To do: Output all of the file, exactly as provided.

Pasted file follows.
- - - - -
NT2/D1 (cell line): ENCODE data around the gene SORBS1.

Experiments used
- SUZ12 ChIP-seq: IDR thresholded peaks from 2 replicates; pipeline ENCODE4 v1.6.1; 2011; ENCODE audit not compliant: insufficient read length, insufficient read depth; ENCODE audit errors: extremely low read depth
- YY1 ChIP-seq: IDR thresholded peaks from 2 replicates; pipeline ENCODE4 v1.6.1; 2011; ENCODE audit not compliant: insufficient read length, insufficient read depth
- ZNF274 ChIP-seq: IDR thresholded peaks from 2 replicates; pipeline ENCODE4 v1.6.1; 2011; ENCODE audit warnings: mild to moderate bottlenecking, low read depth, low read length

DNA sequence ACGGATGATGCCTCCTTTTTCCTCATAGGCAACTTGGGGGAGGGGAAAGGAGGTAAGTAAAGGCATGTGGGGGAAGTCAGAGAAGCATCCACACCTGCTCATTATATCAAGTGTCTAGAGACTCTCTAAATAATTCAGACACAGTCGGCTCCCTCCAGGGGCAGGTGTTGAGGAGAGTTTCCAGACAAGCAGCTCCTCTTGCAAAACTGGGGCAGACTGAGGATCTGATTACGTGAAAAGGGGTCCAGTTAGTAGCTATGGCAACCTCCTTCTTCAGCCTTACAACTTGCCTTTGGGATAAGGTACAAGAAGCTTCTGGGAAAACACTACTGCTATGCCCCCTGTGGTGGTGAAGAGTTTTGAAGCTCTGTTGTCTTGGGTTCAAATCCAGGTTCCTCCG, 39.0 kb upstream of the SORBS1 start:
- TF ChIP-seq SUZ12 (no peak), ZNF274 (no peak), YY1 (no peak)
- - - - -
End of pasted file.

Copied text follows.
NT2/D1 (cell line): ENCODE data around the gene SORBS1.

Experiments used
- SUZ12 ChIP-seq: IDR thresholded peaks from 2 replicates; pipeline ENCODE4 v1.6.1; 2011; ENCODE audit not compliant: insufficient read length, insufficient read depth; ENCODE audit errors: extremely low read depth
- YY1 ChIP-seq: IDR thresholded peaks from 2 replicates; pipeline ENCODE4 v1.6.1; 2011; ENCODE audit not compliant: insufficient read length, insufficient read depth
- ZNF274 ChIP-seq: IDR thresholded peaks from 2 replicates; pipeline ENCODE4 v1.6.1; 2011; ENCODE audit warnings: mild to moderate bottlenecking, low read depth, low read length

DNA sequence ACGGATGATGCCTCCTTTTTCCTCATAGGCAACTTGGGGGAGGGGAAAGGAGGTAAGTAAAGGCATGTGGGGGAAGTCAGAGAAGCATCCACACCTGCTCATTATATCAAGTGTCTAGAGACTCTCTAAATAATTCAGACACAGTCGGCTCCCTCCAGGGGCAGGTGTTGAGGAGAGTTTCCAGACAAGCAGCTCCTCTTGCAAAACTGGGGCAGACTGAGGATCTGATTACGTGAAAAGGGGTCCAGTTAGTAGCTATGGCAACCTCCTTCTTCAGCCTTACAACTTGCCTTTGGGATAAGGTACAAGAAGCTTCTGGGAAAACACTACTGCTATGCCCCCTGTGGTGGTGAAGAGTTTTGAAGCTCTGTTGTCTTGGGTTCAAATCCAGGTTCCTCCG, 39.0 kb upstream of the SORBS1 start:
- TF ChIP-seq SUZ12 (no peak), ZNF274 (no peak), YY1 (no peak)